Inherited diseases of dental enamel formation are grouped under the designation of amelogenesis imperfecta (AI). About 25% of all amelogenesis imperfecta (AI) cases are caused by the genes encoding four enamel extracellular matrix proteins, AMELX, ENAM, MMP20, and KLK4. Recently we identified mutations in FAM83H that cause AI in six different families suffering from amelogenesis imperfecta. This demonstrates that FAM83H is necessary for proper enamel formation. Virtually nothing is known about the Fam83h protein. Our objective is to learn the roles played by Fam83h in normal and defective enamel formation. Hypotheses: Because the phenotype in people with FAM83H mutations is limited to developing teeth, we hypothesize that Fam83H is expressed during odontogenesis. Because all of the AI- causing FAM83H mutations are dominant nonsense mutations that terminate translation in the last coding exon (exon 5), we further hypothesize that the Fam83h interacts with other cellular proteins to form functional complexes. We propose four Specific Aims: SA 1: To characterize the temporal and spatial pattern of Fam83h expression during odontogenesis and to determine its subcellular localization. SA 2: To isolate Fam83H protein for structural and functional characterization. SA 3: To identify Fam83H interacting proteins. SA 4: To determine if the expression of truncated Fam83h interferes with amelogenesis. Approach: The temporal and spatial pattern of Fam83h expression during odontogenesis is determined by in situ hybridization and immunohistochemistry. Recombinant and native Fam83h are used in structural and functional studies. Fam83h interacting proteins are identified using the yeast two-hybrid system and validated using a mammalian two-hybrid system, co- immunoprecipitation, and Far Western analyses. Normal and mutated Fam83h are expressed in ameloblasts as transgenes and their effects on enamel formation characterized. Heath Relatedness: Patients with inherited enamel defects (AI) have painful, disfigured teeth, lower self-esteem, and perceive themselves as having an inferior quality of life. The discovery that FAM83H is critical for dental enamel formation is a significant advance in our understanding of the etiology of AI. The proposed research may lead to a breakthrough in our understanding of important activities within ameloblasts and the discovery of new candidate gene(s) for AI.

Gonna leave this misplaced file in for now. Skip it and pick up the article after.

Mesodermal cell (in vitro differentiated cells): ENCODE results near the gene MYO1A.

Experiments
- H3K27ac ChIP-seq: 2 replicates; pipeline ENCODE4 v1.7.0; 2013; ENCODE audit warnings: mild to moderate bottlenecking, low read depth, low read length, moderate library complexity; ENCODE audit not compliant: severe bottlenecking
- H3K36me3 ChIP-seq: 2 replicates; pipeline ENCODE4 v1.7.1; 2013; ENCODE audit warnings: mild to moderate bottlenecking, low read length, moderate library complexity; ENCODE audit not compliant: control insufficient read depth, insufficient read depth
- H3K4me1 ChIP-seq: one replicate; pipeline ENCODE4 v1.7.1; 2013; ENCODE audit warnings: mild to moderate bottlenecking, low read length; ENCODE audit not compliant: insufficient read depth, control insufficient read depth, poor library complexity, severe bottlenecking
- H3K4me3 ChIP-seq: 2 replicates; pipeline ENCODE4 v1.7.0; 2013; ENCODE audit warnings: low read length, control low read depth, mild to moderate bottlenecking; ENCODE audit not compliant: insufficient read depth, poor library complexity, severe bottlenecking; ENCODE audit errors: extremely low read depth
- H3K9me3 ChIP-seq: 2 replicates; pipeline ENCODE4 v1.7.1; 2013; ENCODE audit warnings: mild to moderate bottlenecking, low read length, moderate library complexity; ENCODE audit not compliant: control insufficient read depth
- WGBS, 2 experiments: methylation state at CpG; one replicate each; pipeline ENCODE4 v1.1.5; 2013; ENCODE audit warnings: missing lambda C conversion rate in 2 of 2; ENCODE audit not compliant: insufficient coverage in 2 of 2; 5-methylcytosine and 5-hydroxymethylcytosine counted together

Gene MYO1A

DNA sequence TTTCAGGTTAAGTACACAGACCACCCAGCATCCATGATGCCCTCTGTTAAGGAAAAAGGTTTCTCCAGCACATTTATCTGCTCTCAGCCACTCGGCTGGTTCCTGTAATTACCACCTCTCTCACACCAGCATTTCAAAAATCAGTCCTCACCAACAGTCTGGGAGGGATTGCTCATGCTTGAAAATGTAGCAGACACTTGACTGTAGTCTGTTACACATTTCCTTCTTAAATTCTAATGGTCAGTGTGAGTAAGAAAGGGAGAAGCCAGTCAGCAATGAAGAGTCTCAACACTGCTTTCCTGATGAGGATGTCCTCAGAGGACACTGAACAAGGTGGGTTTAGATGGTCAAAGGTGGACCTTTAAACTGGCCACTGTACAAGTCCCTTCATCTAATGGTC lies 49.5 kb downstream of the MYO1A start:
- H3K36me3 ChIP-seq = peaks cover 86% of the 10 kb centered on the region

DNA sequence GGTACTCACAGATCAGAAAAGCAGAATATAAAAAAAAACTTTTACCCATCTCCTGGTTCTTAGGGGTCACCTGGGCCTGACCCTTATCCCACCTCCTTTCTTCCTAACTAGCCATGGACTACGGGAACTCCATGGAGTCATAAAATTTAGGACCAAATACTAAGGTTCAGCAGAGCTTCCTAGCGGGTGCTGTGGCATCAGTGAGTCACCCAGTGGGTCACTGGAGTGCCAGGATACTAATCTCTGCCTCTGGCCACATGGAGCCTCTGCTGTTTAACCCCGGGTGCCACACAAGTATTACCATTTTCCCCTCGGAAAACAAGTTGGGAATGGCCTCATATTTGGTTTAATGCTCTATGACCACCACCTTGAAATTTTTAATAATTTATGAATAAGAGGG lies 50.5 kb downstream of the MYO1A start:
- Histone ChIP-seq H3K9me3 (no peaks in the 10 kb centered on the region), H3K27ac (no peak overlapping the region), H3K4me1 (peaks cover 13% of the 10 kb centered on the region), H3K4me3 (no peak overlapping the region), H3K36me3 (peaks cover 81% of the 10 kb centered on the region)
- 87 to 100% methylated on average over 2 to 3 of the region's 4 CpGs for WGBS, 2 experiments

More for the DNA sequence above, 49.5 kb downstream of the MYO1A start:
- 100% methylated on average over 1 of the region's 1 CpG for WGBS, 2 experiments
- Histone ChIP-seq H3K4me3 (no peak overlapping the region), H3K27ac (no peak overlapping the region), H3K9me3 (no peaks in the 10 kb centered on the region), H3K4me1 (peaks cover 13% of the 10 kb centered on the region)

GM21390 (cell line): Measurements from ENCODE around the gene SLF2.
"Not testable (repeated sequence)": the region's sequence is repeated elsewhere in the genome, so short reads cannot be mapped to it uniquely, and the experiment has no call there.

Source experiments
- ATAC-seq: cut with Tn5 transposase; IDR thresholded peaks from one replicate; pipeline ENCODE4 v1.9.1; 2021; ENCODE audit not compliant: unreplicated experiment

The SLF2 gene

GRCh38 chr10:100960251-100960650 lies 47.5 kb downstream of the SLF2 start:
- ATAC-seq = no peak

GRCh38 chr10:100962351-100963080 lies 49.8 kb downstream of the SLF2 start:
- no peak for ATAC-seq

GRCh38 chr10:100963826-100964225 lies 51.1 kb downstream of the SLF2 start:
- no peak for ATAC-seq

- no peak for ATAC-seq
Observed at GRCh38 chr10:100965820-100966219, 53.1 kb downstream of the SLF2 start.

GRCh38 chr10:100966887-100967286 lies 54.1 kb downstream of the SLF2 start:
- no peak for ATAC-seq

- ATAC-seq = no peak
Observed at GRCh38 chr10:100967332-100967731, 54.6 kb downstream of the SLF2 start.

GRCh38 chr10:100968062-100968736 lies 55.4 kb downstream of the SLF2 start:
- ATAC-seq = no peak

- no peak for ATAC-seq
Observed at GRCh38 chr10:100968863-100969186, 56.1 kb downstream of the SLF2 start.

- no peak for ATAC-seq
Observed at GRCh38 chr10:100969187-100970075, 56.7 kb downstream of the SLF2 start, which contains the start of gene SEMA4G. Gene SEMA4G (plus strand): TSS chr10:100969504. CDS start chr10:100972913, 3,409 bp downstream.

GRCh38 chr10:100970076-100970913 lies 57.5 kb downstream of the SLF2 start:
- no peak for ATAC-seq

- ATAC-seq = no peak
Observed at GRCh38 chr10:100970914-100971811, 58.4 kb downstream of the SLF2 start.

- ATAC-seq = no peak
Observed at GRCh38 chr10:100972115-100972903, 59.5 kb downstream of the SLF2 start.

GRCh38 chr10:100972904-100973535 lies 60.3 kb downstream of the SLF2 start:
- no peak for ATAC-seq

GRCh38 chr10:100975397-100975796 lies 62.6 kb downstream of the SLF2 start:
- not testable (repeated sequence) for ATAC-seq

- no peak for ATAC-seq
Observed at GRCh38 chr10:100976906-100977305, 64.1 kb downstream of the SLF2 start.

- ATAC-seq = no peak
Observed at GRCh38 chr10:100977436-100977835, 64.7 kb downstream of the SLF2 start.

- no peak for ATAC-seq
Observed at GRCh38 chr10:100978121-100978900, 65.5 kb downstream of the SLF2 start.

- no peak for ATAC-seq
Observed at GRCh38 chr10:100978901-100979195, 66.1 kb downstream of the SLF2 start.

Public Health Relevance

Our group has determined that defects in FAM83H (family with sequence similarity 83 member H) on chromosome 8 cause severe enamel malformations (autosomal dominant hypocalcification amelogenesis imperfecta). Our objectives are to discover the normal function of Fam83h and how defects in this protein result in enamel malformations. Our long term goal is to advance understanding of normal and pathological tooth formation to stimulate improvements in the public's oral health.

Agency
National Institute of Health (NIH)
Institute
National Institute of Dental & Craniofacial Research (NIDCR)
Type
Research Project (R01)
Project #
5R01DE019622-05
Application #
8441387
Study Section
Special Emphasis Panel (ZRG1-MOSS-K (09))
Program Officer
Scholnick, Steven
Project Start
2009-04-01
Project End
2015-03-31
Budget Start
2013-04-01
Budget End
2015-03-31
Support Year
5
Fiscal Year
2013
Total Cost
$345,250
Indirect Cost
$121,787
Name
University of Michigan Ann Arbor
Department
Dentistry
Type
Schools of Dentistry
DUNS #
073133571
City
Ann Arbor
State
MI
Country
United States
Zip Code
48109
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Kweon, Young-Sun; Lee, Kyung-Eun; Ko, Jiyeon et al. (2013) Effects of Fam83h overexpression on enamel and dentine formation. Arch Oral Biol 58:1148-54
Simmer, J P; Papagerakis, P; Smith, C E et al. (2010) Regulation of dental enamel shape and hardness. J Dent Res 89:1024-38
Ding, Y; Estrella, M R P; Hu, Y Y et al. (2009) Fam83h is associated with intracellular vesicles and ADHCAI. J Dent Res 88:991-6